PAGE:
Udayapur Music ProgramUdayapur, Nepal
In the summer of 2007, William Aura traveled to the remote village of Tintale in Nepal's eastern valley. He was the first western man to see how the villagers there lived from day to day. At that time the place had no electricity, no telephones, and no modern sanitation. The people of Tintale had lived and worked in almost complete isolation from the outside world for centuries. PFCF was honored to be able to make a contribution to the community, and initiated a music program in nearby Katari Bazar, Udayapur, Nepal.
Local schoolteacher and music notation instructor Dhruba Kumar Ghimire patiently teaches disadvantaged village children how to play the harmonium. Our efforts provide classroom space and brand-new music instruments for the students as well as humanitarian aid in Tintale village including medicine, school supplies, and gifts for the children. A number of dedicated students trek two hours each way to Katari to receive music education. Local PFCF supporters Ishor Bajracharya, Shyam Basnet and Sujan Karki administer this vital music program.
Photos from the Udayapur Music Program
PFCF Volunteers Rashmi Adhikari and Shyam Basnet interview harmonium player and music teacher Dhruba Kumar Ghimire in Tintale Village, Nepal. Village flute teacher Jeevan Magar joins in as the conversation runs deep from how a body responds to playing music to the importance of the teacher’s attitude.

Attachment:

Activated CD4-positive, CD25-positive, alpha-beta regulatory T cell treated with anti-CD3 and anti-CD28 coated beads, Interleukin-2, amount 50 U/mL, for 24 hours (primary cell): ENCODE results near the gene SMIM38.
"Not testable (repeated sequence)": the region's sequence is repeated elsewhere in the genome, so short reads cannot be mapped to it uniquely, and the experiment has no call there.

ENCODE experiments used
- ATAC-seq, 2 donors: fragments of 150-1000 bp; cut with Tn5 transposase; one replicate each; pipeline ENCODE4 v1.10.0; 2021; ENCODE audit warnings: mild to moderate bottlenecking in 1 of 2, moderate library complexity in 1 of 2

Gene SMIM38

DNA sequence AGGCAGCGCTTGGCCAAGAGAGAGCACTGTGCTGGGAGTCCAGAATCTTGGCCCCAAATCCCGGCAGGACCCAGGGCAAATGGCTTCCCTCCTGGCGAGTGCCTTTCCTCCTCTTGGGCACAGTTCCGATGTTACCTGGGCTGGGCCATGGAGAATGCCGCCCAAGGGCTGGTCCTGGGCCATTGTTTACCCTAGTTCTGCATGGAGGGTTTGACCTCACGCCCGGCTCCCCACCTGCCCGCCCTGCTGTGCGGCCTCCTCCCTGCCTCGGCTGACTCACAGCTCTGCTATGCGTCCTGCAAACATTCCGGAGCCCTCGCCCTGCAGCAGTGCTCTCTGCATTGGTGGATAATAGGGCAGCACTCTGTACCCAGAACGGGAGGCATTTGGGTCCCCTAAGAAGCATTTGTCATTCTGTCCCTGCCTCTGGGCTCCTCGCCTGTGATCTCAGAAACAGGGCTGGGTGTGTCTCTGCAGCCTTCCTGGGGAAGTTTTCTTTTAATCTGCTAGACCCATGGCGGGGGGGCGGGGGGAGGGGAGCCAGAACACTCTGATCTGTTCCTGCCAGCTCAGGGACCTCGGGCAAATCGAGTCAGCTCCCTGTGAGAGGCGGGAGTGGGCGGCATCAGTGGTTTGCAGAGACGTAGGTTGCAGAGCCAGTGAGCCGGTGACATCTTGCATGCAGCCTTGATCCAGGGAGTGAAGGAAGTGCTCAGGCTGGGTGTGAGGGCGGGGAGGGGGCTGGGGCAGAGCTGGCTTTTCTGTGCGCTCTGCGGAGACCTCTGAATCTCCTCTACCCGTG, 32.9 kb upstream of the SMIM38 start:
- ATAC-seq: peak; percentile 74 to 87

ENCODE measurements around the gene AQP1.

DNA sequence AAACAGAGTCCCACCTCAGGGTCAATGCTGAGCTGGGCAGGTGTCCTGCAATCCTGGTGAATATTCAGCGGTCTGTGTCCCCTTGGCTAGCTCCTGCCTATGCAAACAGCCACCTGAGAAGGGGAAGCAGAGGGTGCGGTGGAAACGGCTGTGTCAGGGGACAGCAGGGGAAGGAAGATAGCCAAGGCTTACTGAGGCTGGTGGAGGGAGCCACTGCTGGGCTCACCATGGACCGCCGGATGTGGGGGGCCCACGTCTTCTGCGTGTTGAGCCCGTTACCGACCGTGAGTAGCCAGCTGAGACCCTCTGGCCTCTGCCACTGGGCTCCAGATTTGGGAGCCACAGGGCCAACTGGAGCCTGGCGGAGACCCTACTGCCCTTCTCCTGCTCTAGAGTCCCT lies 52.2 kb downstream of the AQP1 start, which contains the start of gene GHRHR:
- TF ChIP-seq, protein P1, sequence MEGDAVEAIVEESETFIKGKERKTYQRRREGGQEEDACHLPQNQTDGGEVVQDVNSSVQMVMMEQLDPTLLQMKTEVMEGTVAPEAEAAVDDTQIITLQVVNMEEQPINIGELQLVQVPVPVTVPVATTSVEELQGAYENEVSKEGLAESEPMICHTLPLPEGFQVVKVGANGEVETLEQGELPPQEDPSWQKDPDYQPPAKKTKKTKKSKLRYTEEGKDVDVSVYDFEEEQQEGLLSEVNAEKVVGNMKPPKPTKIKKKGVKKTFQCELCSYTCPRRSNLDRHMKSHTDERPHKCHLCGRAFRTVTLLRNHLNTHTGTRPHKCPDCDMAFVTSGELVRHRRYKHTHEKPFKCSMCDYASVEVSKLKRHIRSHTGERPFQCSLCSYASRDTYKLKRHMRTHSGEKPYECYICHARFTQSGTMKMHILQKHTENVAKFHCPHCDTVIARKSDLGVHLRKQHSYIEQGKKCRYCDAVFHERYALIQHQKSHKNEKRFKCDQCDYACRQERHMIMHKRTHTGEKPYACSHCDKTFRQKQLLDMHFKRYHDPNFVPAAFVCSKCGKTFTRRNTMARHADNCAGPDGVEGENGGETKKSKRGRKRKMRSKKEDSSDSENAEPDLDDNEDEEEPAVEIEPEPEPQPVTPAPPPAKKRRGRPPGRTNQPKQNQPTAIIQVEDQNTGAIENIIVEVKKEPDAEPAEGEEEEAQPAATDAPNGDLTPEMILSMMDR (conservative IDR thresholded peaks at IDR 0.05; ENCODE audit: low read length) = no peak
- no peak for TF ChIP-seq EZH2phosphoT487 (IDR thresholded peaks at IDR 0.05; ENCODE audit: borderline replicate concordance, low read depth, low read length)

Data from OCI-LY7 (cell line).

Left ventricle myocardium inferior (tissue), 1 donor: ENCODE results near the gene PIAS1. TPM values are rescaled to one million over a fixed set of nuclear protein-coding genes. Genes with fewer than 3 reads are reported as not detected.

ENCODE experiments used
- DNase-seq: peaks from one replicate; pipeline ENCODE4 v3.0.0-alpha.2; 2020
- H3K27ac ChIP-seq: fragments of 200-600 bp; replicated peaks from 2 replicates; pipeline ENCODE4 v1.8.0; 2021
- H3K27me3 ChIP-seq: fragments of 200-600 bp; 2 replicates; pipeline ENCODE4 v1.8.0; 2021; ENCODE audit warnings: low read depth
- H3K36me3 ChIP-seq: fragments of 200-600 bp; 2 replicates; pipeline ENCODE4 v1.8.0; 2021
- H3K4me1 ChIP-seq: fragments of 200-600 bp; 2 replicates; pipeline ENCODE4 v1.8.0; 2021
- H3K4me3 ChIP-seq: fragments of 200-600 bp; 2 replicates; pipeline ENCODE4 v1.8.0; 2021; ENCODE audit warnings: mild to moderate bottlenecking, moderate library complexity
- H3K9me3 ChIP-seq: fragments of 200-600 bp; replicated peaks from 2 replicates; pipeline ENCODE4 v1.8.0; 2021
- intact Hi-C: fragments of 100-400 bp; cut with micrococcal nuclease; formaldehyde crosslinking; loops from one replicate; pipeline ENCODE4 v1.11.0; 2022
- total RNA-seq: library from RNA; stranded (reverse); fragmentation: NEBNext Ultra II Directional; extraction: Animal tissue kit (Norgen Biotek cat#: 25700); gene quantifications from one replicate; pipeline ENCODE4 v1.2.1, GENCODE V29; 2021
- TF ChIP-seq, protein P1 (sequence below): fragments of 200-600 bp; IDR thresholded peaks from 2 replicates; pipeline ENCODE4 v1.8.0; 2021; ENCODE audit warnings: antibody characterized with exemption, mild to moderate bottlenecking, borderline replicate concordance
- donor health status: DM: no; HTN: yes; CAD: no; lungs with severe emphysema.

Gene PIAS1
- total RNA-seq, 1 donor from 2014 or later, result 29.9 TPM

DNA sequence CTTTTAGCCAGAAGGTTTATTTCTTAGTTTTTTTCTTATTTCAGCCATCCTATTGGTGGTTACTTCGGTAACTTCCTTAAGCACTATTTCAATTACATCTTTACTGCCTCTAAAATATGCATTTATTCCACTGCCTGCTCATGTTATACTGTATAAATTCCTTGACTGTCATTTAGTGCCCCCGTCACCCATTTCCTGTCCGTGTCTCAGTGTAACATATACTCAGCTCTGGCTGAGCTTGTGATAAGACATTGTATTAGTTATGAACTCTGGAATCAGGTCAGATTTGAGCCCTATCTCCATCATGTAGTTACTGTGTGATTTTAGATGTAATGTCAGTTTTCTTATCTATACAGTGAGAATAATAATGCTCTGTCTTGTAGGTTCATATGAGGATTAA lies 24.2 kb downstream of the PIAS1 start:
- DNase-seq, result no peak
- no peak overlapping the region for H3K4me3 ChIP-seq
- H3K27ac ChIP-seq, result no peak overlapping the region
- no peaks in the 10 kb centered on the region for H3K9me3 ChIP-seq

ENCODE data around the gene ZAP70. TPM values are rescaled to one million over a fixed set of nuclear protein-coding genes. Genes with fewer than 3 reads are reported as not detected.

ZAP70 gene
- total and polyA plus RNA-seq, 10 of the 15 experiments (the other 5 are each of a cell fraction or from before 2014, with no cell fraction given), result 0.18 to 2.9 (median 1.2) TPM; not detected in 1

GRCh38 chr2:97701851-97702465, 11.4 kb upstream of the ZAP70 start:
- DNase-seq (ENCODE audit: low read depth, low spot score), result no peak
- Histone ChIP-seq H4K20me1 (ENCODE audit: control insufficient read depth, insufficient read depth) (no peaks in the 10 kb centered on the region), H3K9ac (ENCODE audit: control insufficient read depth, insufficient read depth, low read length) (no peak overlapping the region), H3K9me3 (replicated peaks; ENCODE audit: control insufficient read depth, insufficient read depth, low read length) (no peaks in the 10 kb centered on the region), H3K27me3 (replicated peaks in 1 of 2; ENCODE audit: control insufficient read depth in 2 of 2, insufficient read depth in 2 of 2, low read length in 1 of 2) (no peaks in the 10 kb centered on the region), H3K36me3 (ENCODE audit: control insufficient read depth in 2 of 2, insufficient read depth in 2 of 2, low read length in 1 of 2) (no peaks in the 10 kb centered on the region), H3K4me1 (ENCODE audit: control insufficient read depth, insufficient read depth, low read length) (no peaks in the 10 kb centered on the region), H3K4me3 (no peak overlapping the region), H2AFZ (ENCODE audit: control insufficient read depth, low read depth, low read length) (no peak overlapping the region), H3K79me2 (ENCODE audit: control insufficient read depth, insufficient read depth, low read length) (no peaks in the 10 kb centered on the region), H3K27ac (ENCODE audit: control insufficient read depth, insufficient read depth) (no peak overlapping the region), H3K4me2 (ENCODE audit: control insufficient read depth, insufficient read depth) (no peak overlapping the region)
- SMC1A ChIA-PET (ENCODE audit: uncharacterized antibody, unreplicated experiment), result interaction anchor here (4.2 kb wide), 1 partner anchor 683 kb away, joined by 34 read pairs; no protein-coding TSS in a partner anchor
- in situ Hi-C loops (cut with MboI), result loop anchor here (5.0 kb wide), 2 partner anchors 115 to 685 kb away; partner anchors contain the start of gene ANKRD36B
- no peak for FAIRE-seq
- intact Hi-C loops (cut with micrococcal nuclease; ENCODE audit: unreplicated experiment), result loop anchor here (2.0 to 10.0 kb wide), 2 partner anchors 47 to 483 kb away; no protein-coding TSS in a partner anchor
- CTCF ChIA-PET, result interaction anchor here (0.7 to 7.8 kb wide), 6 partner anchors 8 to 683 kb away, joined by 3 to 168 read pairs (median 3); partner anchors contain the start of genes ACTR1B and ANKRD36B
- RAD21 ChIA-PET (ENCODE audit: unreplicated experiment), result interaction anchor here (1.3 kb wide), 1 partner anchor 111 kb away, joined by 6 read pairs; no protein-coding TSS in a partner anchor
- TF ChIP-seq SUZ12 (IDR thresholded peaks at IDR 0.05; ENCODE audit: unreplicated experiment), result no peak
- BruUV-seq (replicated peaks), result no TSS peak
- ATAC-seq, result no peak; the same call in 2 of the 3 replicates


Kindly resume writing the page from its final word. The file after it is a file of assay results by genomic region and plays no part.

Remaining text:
See how the Udayapur Music Program got its start in Tintale Village
OTHER WAYS TO GIVE
Provides a madal drum, benefiting a child and local craftsman
Fund full programs
Funds three Nepali music programs for one month
This is one young man that seems to excel at everything he attempts. Born in the Dalit caste, Sarju would normally not have any opportunity for a formal education. Thankfully he has been sponsored to attend classes at the Tintale Village teaching center. He is the best drummer in Jeevan’s madal drumming class, and we are all proud of his accomplishments.
Making a Difference One Song at a Timeby William Aura
As he embarks on a return trip to Nepal, William Aura shares an essay on the origin of the first music program in Tintale Village:
Bordered by India and the Tibet region of China, Nepal is known for its untouched massive mountains, green terraced foothills, and thick Jungle terrain. In a few remaining rural areas the people have lived virtually isolated from the outside world for centuries…
LIFE IN THE COMMUNITY
For countless generations this remote part of the Terai region has never had power and now all that has changed forever. The power lines placed nearly three years ago were finally switched on. They are now providing intermittent power to a portion of the village. There is only about six hours of electricity a day and you are never quite sure when it will be available. The folks here just go with the flow.
PFCF Music Administrator Shyam Basnet sets the record straight that all too many villagers simply cannot yet afford this modern miracle. For the chronic poor this extra monthly expenditure still remains out of their grasp financially. Yet nearly every village home that has powered up, immediately purchased a rice cooker. This saves the women many laborious hours in preparing the daily sustenance for their large families. One would think that a television, fan or refrigerator would come home first but without a doubt the rice cooker is on the top of every villager’s wish list.